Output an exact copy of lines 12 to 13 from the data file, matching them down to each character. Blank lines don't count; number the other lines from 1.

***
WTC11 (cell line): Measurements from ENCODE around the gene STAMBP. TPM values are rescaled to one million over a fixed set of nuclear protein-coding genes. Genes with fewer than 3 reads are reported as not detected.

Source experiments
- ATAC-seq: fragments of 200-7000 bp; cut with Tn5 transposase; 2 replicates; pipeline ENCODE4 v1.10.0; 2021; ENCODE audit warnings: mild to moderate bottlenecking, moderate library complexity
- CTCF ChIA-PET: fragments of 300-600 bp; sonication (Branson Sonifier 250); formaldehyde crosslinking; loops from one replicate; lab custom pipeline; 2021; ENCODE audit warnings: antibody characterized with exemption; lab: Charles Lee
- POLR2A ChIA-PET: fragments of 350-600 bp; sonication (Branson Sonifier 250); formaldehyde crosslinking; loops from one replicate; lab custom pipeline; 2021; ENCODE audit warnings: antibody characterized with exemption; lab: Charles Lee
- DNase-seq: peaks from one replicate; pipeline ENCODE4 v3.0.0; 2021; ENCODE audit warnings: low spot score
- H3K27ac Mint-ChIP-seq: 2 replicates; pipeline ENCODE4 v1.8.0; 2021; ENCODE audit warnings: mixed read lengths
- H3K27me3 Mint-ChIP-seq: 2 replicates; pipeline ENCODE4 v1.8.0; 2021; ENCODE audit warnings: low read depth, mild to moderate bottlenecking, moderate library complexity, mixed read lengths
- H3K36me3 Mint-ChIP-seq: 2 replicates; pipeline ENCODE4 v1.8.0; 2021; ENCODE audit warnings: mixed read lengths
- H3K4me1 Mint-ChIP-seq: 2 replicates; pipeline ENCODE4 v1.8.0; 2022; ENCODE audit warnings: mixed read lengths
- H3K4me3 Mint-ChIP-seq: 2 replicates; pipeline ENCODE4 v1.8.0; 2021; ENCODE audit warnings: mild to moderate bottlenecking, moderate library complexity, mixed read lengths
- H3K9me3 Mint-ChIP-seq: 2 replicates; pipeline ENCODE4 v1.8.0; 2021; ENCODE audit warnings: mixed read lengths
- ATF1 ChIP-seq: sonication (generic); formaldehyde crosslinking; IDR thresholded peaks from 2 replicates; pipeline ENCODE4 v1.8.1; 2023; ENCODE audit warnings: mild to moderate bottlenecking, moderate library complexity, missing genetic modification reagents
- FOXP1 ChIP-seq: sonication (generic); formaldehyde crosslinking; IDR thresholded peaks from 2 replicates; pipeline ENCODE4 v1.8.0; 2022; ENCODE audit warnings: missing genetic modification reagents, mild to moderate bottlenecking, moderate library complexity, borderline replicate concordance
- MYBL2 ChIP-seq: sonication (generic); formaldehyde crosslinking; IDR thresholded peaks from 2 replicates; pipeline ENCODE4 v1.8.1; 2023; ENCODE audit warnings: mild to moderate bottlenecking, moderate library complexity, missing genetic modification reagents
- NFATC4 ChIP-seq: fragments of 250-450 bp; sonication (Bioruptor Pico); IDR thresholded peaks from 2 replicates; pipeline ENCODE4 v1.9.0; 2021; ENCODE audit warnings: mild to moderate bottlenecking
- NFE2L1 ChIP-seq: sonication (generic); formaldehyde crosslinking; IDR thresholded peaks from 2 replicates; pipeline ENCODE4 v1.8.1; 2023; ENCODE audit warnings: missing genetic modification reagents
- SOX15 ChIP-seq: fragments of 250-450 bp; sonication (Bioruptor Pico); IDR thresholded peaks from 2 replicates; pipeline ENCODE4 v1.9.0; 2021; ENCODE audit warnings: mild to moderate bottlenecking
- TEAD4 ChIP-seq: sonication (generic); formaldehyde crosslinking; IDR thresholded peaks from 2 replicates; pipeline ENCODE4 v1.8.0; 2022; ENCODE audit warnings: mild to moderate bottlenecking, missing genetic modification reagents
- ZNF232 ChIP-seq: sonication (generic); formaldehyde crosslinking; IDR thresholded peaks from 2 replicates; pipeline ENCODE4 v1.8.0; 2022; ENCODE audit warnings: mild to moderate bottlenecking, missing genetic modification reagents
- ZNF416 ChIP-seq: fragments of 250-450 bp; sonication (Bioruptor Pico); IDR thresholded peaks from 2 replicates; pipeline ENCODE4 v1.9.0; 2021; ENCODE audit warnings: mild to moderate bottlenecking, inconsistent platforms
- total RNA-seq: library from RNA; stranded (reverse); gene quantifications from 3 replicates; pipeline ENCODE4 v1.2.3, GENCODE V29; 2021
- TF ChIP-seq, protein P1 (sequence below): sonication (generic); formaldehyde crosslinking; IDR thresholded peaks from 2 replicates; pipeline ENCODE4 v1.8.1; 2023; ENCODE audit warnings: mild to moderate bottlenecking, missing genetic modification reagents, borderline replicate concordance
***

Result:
- H3K9me3 Mint-ChIP-seq: 2 replicates; pipeline ENCODE4 v1.8.0; 2021; ENCODE audit warnings: mixed read lengths
- ATF1 ChIP-seq: sonication (generic); formaldehyde crosslinking; IDR thresholded peaks from 2 replicates; pipeline ENCODE4 v1.8.1; 2023; ENCODE audit warnings: mild to moderate bottlenecking, moderate library complexity, missing genetic modification reagents